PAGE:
Extra daily cross-border capacity between Poland and Germany should be available by June this year after the launch of electricity phase-shifting transformers, the Polish grid operator PSE said.
As the issue are unplanned energy flows from Germany to Austria, with the two countries regarded as a single power market. The state of the grid in the south of Germany does not allow the transmission of all energy through the connections at the German-Austrian border and another way has to be found, via Poland, Czech Republic, Slovakia and Hungary. The situation is made worse by the fact that power from the east of Germany comes mostly from renewable sources and thus production cannot be planned.
Transmission capacity available for market participants on Germany’s western borders is already restricted by loop flows, which have priority grid access, on days of high wind power in Germany, sometimes causing unexpected spot price outturns.
The move should lower Polish wholesale prices as the new capacity available will allow traders to buy cheaper electricity from abroad.
PSE previously said that once the transformers start operating, an additional 500MW of import capacity to Poland should be available.
The transformers will eventually consist of four units. The first southern line will begin operating between the Polish Mikulowa station and German Hagenwerder by the end of May or sometime in June. The testing phase was expected to be completed in May.
An additional northern line between Polish Krajnik and German Vierraden will be operational in 2018, a year later than previously expected due to delays with gaining permission to build the line by the German TSO 50Hertz. Once 50Hertz finishes technical work on its side of the border, another 1.5GW of capacity from Poland into Germany will also be available.
The phase-shifter transformers will lead to more network stabilization measures inside Germany, the transmission system operator (TSO) said.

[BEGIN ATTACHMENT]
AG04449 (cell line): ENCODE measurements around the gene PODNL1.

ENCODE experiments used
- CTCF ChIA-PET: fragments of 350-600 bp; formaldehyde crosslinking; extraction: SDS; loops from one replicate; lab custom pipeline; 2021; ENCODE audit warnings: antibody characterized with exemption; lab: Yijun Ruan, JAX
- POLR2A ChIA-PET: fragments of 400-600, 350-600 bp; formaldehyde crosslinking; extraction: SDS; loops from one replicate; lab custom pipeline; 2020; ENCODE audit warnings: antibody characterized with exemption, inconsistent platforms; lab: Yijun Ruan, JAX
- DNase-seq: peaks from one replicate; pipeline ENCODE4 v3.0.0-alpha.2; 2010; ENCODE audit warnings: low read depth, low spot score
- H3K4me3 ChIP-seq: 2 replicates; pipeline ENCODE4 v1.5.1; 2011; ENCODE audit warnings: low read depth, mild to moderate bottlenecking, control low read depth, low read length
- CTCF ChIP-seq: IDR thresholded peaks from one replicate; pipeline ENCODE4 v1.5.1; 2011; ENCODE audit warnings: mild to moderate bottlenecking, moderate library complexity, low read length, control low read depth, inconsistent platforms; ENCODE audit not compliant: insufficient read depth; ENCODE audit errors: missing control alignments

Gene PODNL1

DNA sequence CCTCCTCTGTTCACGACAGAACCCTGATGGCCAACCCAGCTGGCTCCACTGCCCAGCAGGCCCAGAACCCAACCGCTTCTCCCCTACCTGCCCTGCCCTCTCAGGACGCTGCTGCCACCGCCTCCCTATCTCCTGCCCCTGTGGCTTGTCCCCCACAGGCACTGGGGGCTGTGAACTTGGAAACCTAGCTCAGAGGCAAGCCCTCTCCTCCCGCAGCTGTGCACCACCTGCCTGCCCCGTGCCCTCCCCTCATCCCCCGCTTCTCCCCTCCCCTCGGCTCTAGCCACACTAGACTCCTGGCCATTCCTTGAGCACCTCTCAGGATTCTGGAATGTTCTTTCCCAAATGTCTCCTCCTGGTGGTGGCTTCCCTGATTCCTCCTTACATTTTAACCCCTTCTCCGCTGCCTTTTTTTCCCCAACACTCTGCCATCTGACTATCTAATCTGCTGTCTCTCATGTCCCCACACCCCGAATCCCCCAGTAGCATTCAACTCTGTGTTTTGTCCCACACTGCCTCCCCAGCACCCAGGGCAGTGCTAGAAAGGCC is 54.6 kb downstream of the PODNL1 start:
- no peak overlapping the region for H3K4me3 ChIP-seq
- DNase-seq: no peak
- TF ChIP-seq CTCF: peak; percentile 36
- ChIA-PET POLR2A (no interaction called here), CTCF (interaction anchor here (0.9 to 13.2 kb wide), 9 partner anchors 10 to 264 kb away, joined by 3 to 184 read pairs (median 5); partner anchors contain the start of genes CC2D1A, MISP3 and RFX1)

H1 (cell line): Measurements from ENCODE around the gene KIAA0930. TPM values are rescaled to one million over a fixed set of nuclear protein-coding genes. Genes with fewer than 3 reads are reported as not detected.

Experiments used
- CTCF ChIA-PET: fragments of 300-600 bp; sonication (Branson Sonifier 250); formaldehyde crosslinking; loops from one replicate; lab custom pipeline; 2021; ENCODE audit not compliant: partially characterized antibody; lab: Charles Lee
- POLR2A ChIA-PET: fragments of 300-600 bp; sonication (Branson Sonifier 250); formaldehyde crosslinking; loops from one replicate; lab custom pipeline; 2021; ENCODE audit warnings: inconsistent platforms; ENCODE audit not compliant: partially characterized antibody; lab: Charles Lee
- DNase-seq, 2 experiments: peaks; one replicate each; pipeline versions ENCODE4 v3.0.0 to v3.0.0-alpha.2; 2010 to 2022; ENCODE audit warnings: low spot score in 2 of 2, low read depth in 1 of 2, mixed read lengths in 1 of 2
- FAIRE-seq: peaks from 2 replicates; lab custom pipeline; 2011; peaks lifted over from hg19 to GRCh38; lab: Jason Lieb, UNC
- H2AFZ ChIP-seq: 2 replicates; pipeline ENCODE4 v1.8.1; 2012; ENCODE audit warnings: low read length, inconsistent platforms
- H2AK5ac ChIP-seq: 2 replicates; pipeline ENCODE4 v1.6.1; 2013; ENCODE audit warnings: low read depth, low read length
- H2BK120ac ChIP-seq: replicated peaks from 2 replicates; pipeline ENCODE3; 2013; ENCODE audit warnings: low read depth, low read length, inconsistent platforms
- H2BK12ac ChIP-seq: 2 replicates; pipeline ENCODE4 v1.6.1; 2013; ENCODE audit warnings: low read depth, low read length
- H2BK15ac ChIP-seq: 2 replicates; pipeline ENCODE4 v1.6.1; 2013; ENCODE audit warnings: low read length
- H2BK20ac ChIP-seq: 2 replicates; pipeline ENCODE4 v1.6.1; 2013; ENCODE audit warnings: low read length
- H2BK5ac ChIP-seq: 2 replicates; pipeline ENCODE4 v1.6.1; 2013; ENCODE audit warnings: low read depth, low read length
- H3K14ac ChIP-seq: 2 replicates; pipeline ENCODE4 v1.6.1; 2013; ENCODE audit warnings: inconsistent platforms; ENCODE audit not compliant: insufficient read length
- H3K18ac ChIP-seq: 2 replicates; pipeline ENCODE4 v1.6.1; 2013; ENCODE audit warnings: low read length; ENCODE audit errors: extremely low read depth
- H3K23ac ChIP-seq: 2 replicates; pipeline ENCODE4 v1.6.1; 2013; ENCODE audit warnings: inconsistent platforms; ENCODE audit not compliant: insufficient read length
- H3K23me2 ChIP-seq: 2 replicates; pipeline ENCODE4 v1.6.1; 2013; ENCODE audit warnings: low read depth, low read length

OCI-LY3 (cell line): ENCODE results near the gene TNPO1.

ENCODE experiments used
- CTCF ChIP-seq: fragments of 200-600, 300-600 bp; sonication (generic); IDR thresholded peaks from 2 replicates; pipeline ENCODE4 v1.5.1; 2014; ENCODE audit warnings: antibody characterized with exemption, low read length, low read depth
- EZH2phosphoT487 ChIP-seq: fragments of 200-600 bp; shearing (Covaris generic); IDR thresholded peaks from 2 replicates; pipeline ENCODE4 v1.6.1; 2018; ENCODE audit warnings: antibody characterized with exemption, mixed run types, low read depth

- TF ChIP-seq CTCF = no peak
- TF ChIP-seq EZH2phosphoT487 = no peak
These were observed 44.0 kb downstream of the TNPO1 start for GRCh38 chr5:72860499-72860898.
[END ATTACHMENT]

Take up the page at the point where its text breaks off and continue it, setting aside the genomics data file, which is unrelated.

The model is a key part of the EU’s push for what will eventually be a single electricity market. “The phase-shifting transformers are expected to contain the problem of loop flows at the mentioned borders and not create new loop flows,” a spokeswoman for Germany’s 50Hertz said.
The transformers will increase load in Germany’s grid, she said. Because they reduce the possibility of transporting excess wind power away from the 50Hertz transmission area, the TSO has to take more costly grid stabilization measures once they have become operational.
These measures include conventional power generation adjustments and renewable energy production cuts, which are already occurring and troubling some electricity traders.
Loop flows were one of the key topics discussed by the top officials of the Polish Energy Ministry with the EU Energy Commissioner Miguel Arias Canete.
The transformers installed by PSE at the southern connection with Germany in the vicinity of Zgorzelec will start operating already this year. The supply of the rest of transformers – for the northern link with Germany, for the purchase of which Germany is responsible – has been delayed.
According to Austrian power concern Verbund, splitting the markets would result in a 15 percent surge in prices in Austria. This would hit the biggest energy importers in this region of Europe: Italy, which is now benefitting from low prices thanks to solar, and wind energy in Germany and hydropower in Austria.